An Interview with Kenneth Rothwell
Darren Kerr
De Montfort University

Kerr, Darren. "An Interview with Kenneth Rothwell." Early Modern Literary Studies 6.1 (May, 2000): 6 <URL:

At the centenary Shakespeare on Screen conference in Málaga, Spain, in September, 1999, Kenneth Rothwell gave the closing plenary. Afterwards Darren Kerr asked him the following questions.

DK Russell Jackson opened this conference saying we are collectively arriving at what the topic is and you closed it by remarking on reaching an apex in this field of study. Could you elaborate?

KR We're studying Shakespeare in the movies, on screen and through other new electronic technologies. The study of Shakespeare on film has run parallel with this new way of communicating and it has taken a century for us to find a vocabulary to manage this concept. Initially, fifty years ago people in Shakespeare studies were very reluctant to have anything to do with what Walter Benjamin called "the mechanical reproduction of art." Nowadays we'd call it the electronic reproduction of art. They [Shakespeare scholars] didn't know what to make of it. It made them very nervous and we had difficulty gaining a foothold in the academic establishment. This conference marks a milestone.

DK So despite a hundred years of Shakespeare on screen it is only now that we have the beginnings of an academic understanding?

KR We're right on the threshold. The twenty-first century will show and open up great progress in this area. The problem is that people still see a conflict between the word and the image and I think as the electronic culture becomes increasingly ensconced in our thinking that gap may narrow. The twenty-first century may not see this huge gap as the last generation saw it.

DK Your closing lecture was one of maybe two or three talks that celebrated film. Why is there a lack of academic attention that praises Shakespeare on film in a context of cinematic art?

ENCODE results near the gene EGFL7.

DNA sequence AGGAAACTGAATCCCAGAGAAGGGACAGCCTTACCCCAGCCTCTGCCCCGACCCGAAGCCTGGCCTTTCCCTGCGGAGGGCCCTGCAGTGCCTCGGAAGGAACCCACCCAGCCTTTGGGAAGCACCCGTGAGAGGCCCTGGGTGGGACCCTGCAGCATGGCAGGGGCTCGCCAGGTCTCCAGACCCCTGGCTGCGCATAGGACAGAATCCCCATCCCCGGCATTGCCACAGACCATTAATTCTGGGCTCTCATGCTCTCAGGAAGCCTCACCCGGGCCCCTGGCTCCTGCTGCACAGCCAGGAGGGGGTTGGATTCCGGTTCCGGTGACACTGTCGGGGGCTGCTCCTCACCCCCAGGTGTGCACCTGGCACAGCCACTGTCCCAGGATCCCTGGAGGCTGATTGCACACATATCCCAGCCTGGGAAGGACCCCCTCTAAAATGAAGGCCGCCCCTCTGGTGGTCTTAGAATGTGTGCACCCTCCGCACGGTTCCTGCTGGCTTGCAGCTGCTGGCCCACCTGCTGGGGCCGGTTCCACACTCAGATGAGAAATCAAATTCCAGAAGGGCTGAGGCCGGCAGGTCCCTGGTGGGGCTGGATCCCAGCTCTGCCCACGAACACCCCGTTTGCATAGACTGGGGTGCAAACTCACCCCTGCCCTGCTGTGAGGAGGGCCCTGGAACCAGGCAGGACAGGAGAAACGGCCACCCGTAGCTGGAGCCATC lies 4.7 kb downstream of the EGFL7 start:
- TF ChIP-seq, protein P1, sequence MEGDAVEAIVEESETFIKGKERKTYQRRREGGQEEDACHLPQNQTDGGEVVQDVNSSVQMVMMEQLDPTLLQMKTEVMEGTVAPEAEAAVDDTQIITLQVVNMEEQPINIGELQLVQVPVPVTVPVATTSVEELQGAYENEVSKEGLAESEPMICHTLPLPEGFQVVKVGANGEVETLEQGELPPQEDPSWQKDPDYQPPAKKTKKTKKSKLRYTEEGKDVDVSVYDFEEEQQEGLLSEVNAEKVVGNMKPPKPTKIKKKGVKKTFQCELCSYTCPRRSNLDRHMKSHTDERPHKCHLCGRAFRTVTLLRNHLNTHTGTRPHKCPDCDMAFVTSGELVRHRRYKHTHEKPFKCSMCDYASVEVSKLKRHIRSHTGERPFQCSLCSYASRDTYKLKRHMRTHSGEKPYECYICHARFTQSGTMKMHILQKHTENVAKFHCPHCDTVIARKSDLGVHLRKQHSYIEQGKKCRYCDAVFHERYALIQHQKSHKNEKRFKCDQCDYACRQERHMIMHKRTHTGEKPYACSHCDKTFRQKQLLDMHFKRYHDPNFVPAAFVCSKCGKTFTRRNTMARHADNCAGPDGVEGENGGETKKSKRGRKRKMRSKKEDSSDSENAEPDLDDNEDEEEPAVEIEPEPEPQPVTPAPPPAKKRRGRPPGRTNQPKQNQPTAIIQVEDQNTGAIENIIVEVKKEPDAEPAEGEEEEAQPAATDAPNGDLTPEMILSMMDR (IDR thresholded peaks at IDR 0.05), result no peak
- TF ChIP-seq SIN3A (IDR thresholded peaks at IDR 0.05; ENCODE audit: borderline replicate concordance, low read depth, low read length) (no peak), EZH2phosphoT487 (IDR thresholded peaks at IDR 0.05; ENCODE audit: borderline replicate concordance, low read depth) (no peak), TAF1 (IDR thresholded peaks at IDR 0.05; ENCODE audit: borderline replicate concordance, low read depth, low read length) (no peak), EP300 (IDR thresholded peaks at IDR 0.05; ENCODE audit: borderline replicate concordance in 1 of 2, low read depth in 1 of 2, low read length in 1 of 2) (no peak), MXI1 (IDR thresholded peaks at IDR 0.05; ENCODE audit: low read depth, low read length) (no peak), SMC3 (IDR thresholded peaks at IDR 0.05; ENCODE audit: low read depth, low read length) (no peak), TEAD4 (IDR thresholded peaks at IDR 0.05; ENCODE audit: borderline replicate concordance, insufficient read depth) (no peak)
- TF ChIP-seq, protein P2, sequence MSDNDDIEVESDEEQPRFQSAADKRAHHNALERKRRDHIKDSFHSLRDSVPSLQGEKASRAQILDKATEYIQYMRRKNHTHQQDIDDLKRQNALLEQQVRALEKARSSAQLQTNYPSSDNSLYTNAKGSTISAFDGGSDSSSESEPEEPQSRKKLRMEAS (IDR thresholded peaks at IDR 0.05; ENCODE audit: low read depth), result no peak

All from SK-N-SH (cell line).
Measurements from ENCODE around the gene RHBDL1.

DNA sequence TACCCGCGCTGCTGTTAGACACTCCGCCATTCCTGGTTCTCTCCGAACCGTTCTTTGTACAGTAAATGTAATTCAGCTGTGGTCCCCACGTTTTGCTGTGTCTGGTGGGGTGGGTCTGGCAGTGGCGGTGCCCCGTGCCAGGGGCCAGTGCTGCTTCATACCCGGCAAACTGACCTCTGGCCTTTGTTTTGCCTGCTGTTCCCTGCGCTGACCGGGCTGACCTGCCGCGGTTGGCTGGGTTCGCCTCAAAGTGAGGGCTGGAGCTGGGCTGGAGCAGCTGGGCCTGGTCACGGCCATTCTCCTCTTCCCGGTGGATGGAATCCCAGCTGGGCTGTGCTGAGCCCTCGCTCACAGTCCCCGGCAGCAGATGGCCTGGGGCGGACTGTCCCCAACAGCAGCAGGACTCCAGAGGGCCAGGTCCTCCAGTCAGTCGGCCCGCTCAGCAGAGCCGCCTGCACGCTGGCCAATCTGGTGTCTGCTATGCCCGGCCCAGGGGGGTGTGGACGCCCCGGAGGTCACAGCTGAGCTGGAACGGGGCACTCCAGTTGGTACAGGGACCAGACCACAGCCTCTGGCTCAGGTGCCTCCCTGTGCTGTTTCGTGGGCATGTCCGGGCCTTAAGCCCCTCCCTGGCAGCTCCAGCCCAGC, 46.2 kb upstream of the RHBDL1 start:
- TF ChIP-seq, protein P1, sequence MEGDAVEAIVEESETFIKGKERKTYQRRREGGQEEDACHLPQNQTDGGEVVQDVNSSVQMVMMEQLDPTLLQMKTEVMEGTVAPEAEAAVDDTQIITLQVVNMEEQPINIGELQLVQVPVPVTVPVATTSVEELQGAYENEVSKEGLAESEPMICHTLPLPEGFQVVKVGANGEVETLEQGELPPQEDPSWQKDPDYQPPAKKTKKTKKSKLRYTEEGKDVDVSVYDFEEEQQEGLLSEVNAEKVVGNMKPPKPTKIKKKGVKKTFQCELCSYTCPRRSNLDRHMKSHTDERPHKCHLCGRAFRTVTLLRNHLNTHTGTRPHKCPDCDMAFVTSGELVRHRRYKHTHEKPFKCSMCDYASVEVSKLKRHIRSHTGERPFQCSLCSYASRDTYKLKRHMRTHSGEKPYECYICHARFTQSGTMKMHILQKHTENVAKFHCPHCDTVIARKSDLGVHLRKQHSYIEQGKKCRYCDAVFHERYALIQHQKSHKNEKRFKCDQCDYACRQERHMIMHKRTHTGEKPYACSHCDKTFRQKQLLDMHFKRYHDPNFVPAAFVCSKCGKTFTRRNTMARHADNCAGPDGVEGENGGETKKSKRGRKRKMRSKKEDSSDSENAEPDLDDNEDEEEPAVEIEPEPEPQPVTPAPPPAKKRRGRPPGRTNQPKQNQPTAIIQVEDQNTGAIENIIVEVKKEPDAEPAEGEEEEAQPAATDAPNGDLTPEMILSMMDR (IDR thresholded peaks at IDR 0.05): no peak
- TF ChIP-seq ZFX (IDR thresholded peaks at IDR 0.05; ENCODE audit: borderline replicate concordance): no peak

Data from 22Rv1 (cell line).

KR I think it is because what you see here [the centenary conference] is a mixture of people who have been trained in the printed word and it is difficult for them to break out of that. Ironically some haven't changed their thinking one bit. And essentially they're still looking down their noses at [laughs] film, and the stigma attached to it.

DK Is it time to get away from studying Shakespeare on screen purely in terms of, for example, what I see as tired arguments on the politics of race and gender and focus on how the cinematic uses the texts?

KR Exactly. I totally respect Shakespeare's language. That's where I began but the films that are made based on his work, and I know they're not 'Shakespeare' -- who on earth ever said it was -- but the films based on his language are not properly understood if all you do is criticise them on the grounds that they do not reflect the Quarto or Folio texts. It's irrelevant. In a film you have to make a scenario. You have to establish new ways of framing it, new methods of continuity. You can't just rely on the Shakespearean text. If you want to read the text you can do it in the library. The page, the stage and the screen. Those are the three environments and I don't think we should confuse them but they interrelate too. There are paradoxes here because it's not just either or, it's both.

DK Where do you think Shakespeare and film have met successfully?